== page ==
To capitalize on this, the space solar technology must be adapted for terrestrial applications, which entails adapting the internal solar cell structure for the terrestrial solar spectrum.  In addition, the solar array technology must be developed to form a flexible blanket.  This requires development of interconnecting schemes and laminating methods to form a blanket that is rugged and robust.

How can this help? 

Mobile solar power being tested by Marines during a Limited Objective Experiment.  (Photo courtesy of the Naval Research Laboratory)

Mobile solar power being tested by Marines during a Limited Objective Experiment. (Photo courtesy of the Naval Research Laboratory)

Taking some of the weight of the backs of service members for the sake of fuel-efficiency is not to be taken lightly, if you will.

NRL seeks to exploit the marked advantages of the IMM 3J technology to produce small scale power technologies that can easily and rapidly be scaled up to meet larger power requirements.  This technology has direct and positive spin off commercial applications to increase the availability of electrical power in remote locations.  It can also reduce dependence upon fossil fuels, concurrent dependence upon fossil fuels and concurrent risks to troops convoying such fuel.

My take?

I think the future is saturated in green technology.

NRL says that, when this reaches full scale production, it will lead to a large growth in “green” employment.  Being able to use a readily-available fuel source – and channel it to fulfill the needs of our troops – is one of those “where’s the bad part?” ideas I enjoy so much.  It could very well make life easier and missions more efficient.  This kind of technology is something that has been a long time coming.  I know I’ve said that before, but it’s true.  Any type of technology that can make military missions easier and more effective is something that that needs to be explored.  Especially ideas that end up saving money in the process.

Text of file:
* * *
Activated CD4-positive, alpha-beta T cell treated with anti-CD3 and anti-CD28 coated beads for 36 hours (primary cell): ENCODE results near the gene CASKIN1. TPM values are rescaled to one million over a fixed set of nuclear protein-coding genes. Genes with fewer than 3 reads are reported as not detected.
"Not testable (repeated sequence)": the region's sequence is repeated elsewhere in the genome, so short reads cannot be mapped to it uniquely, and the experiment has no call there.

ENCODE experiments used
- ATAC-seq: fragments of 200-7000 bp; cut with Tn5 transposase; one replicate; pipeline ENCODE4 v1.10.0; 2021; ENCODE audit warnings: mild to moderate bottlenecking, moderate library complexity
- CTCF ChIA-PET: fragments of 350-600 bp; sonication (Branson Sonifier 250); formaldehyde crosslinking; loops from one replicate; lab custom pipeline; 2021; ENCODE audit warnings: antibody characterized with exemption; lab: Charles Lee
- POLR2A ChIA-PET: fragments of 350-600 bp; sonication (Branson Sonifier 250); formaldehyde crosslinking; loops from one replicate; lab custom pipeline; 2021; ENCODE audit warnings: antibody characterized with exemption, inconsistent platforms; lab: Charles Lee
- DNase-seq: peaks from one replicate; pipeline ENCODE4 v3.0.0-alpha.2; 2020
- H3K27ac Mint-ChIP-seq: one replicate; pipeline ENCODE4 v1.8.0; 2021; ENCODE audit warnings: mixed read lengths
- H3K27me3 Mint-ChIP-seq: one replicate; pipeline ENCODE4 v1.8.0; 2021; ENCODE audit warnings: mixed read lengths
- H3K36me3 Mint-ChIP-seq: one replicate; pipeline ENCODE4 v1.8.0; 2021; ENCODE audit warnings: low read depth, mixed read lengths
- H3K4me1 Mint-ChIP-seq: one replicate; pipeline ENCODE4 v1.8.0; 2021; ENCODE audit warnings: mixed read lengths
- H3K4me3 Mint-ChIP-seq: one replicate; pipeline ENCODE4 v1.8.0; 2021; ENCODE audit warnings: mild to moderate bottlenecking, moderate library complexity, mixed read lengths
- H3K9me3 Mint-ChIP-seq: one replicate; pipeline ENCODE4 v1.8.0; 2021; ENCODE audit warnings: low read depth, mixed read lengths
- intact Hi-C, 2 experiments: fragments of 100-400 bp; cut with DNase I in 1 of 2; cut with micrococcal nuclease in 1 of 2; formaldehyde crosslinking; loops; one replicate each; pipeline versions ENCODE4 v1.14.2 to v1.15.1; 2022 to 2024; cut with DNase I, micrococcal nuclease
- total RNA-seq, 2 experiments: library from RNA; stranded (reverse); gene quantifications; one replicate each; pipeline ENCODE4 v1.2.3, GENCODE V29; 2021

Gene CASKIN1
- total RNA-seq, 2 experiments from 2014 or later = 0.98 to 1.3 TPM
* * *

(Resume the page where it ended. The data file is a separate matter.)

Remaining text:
Besides, it wouldn’t be the first time a military-designed application hit the streets of everyday America.  The GPS found its way out of the military and into the civilian sector, and now I wouldn’t leave home without my indifferent-sounding guidancebot.  It would be nice if you could take a solar blanket with you and soak up some rechargeable rays on the go.

What’s good for the military goose is often good for the civilian gander, as they say (or as no one says, since that was my awkward wording).

It’s about time our blankets started working for us, don’t you think?


Want to learn more?  Click here for more information on this technology!

Are you interested more federal inventions? The Naval Research Laboratory has a broad portfolio of technologies that are available for commercialization. Visit their official website to learn more!


Jessica L. Tozer is a blogger for DoDLive and Armed With Science.  She is an Army veteran and an avid science fiction fan, both of which contribute to her enthusiasm for technology in the military.